Television star Rolf Harris, a household name in Britain and Australia for half a century, returned to court Friday to be sentenced for a string of indecent assaults against girls and young women.
The Australian-born television presenter, artist and songwriter was on Monday found guilty of assaulting four victims between 1968 and 1986, including a girl of seven or eight who had gone to get his autograph.
The 84-year-old has been on bail since his conviction and left his home on the River Thames in Berkshire, west of London, by boat as he headed to the capital for sentencing, where he arrived with a striped suitcase.
The judge asked for a medical report before considering his sentence, looking at the possibility Harris could die in jail. But he warned the ageing entertainer that he was likely to face time behind bars.
Prosecutors said on Friday they would not pursue allegations that Harris downloaded sexual images of children, saying it was "no longer in the public interest".
During court arguments that can only now be reported, his lawyers had contested the age of models found in pornographic images found on his computer.
Harris's conviction caused widespread shock and soul-searching in Britain, where his television programmes were watched by millions of children and where he played sold-out music gigs at top venues such as Glastonbury.
He was the second person to be convicted under a wide-ranging police investigation set up after allegations that a fellow BBC television star, Jimmy Savile, was a prolific abuser.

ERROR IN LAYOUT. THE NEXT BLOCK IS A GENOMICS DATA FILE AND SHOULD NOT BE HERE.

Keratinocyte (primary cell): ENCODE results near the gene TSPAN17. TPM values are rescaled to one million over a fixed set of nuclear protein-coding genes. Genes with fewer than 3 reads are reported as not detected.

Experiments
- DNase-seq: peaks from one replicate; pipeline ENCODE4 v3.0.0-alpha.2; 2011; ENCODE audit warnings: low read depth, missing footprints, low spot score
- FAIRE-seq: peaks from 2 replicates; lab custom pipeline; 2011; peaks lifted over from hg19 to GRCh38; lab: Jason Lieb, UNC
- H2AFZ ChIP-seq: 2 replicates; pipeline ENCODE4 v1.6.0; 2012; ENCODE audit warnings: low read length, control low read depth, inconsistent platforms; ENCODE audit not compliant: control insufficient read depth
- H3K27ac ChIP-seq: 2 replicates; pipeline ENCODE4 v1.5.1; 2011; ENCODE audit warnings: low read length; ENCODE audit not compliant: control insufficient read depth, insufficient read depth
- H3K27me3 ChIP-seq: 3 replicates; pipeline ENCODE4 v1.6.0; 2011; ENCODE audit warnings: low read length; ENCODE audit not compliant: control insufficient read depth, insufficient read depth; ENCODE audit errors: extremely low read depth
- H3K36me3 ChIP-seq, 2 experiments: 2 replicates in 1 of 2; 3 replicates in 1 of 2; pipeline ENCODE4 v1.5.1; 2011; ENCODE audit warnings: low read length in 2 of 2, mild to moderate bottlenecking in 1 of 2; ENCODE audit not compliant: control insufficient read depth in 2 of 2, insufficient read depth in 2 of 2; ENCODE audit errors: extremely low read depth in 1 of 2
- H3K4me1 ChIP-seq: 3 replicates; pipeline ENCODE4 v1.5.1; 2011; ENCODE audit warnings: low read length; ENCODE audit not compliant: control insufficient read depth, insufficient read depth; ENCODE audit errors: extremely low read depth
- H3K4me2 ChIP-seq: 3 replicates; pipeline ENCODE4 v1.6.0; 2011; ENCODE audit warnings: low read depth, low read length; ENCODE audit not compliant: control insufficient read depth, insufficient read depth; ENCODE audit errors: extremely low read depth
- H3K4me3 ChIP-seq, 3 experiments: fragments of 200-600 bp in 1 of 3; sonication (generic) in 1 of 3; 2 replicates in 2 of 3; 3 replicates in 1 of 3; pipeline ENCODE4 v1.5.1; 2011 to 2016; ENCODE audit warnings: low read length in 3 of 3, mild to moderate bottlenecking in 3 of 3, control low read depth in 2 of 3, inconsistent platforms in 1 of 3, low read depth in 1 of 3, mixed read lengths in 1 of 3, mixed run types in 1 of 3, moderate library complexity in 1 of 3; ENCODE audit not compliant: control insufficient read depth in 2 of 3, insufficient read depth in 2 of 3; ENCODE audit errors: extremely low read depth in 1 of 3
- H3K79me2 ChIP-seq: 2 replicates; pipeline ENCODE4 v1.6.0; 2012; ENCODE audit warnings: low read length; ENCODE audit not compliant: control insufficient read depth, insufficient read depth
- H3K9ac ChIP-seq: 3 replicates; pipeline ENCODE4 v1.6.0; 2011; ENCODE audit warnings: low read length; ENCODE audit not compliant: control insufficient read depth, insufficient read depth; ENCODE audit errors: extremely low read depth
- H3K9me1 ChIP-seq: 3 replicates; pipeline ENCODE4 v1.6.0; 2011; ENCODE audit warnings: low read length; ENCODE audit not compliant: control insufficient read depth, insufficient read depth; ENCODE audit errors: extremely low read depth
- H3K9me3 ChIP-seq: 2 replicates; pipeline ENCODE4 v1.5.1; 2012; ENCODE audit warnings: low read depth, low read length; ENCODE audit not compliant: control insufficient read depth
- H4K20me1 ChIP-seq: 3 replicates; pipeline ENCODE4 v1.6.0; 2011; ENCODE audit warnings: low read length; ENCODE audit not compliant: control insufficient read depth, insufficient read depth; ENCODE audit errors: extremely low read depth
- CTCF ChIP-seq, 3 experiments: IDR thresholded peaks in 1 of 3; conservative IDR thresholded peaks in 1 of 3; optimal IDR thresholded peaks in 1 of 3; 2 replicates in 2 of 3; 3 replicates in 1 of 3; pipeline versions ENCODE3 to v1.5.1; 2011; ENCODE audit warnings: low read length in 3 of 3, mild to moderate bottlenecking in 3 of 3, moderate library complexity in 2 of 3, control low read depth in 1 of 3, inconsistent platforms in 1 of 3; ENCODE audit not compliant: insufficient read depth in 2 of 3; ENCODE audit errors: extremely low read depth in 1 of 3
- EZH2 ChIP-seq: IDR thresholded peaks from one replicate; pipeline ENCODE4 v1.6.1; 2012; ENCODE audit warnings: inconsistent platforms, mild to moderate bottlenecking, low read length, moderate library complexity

- 'Grubby and disgusting' -
Before the final sentencing, London's Southwark Crown Court heard statements on Friday from Harris's victims, including one by his daughter Bindi's childhood friend.
The abuse against her began when she was 13 and on holiday with the Harris family, and continued for a period of 16 years, prosecutors said.
"The attacks that happened have made me feel dirty, grubby and disgusting. The whole sordid saga has traumatised me," the woman said in a statement read out by a lawyer.
Harris admitted having a sexual relationship with the woman, who cannot be named for legal reasons, but said it only began when she was an adult.
In mitigation, his lawyer Sonia Woodley said that, with the exception of his daughter's friend, all the assaults involved brief encounters and were "opportunistic rather than predatory".
"There are two sides to him and it's a fact that he has a good side to him," she said.
Harris's stature was once so great that he was made a CBE (Commander of the Most Excellent Order of the British Empire) in 2006 -- one of the highest honours Queen Elizabeth II can bestow -- and even painted the monarch's portrait on her 80th birthday.
There was also revulsion at his spectacular fall from grace in Australia, the home country that he left at the age of 22 but which treated him as a national hero.
After the guilty verdict on Monday, Australian Prime Minister Tony Abbott said he was "gutted and dismayed".
- 'Dark side' -
During the trial, Harris made the most of the charm that once enraptured viewers, singing his hit "Jake the Peg" and describing how he invented the "wobble board", an instrument he used in his song "Tie Me Kangaroo Down, Sport".
But proceedings darkened when witnesses now in their 40s and 50s took the stand to describe how Harris assaulted them when they were children or teenagers.
Harris told the court he was good at disguising his "dark side" while prosecutors said he was a "Jekyll and Hyde" character.
Reports suggest the entertainer, known for hit songs such as "Two Little Boys", could now be stripped of his CBE, while there is also the prospect of further charges.
Since Harris's conviction, a dozen more women from Britain, Australia and New Zealand have made fresh allegations against him.